VI. IMPACT OF INWARD INVESTMENT
55. NIEC drew attention to the general consensus
from economic research that inward investment is likely to be
beneficial if it involves process innovations and thus contributes
to enhancing the skills and knowledge of the indigenous work force.
It adopted a cautious view of the relevance of financial inducements,
arguing that, from a purely economic perspective, inducements
may be unnecessary since, should a location have the right competitive
conditions to attract investment, this would be attracted without
inducements. If the conditions were not right, it argued that
the cost of securing the investment may outweigh the benefits.
It also highlighted concerns that, if inward investment is attracted
by inducements rather than 'fundamentals', the kind of investment
attracted to a peripheral location is likely to be 'shallow' in
the sense that it will not integrate into the local community.
56. In 1991, NIEC had concluded that a policy of
attraction of inward investment to Northern Ireland could not
by itself secure the rate of growth an economic strategy should
seek to achieve. It cautioned against offers of assistance for
assembly or branch plant operations and argued for the attraction
of "projects which will introduce new products and technology
and will offer scope for developing higher order corporate functions."
57. The Council also drew attention to the consequences
in Northern Ireland of the historic unreliability of jobs based
on inward investment. It pointed out that, between 1973 and 1990,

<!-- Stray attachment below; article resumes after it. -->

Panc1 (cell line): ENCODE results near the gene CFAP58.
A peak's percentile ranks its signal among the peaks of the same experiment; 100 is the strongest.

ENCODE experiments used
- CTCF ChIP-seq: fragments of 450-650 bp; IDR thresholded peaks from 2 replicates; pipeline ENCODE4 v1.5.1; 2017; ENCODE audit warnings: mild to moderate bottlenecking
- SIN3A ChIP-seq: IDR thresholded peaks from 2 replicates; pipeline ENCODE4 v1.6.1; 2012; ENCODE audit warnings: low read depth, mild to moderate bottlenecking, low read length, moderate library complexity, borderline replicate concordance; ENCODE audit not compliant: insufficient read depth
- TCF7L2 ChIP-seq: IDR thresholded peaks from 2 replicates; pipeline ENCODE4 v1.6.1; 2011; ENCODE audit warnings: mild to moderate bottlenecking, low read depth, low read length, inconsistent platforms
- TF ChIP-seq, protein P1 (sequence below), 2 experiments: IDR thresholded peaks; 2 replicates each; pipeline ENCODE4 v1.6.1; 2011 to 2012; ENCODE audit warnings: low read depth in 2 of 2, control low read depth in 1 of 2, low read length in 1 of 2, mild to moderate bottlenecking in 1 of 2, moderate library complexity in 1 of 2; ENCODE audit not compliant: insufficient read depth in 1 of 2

the number of externally owned plans had declined markedly, with
employment in the inward investment sector falling by over 50
One factor in this had been disinvestment by British firms throughout
much of the 1980s.
Since 1990, there had been a marked improvement, with the number
of externally owned plants increasing from 207 to 232 in 1998,
with a consequent increase in employment from just over 41,000
to nearly 53,400.
58. CBI commented on the longer term benefits that
inward investment could bring and on the broader benefits that
would arise from developing a world class sub-supply base, capable
of expanding beyond the original inward investor. It drew attention
to the greater extent to which multi-national plants in Northern
Ireland make use of 'best practice'.
Mr Gillen, of ICTU, wanted to see a formal linkage mechanism set
up between foreign investment companies and local indigenous companies,
something which NIEC has also proposed.
Mr Ingram commented that a large number of service jobs had been
created on the back of inward investment, although he conceded
that some of these might have happened anyway.
Inward investment and job creation
59. NIEC considered that Northern Ireland was failing
to maximise the opportunities provided by linkage between large
externally-owned companies in the Province and indigenous suppliers.
Measured by the proportion of expenditure on material inputs sourced
in Northern Ireland, this declined significantly over the period
1986 to 1996.
60. In terms of TSN policy, NIEC pointed out that
the location of a new project in a TSN area does not necessarily
guarantee jobs for the people from that area. It therefore saw
the policy imperative as providing residents of such areas with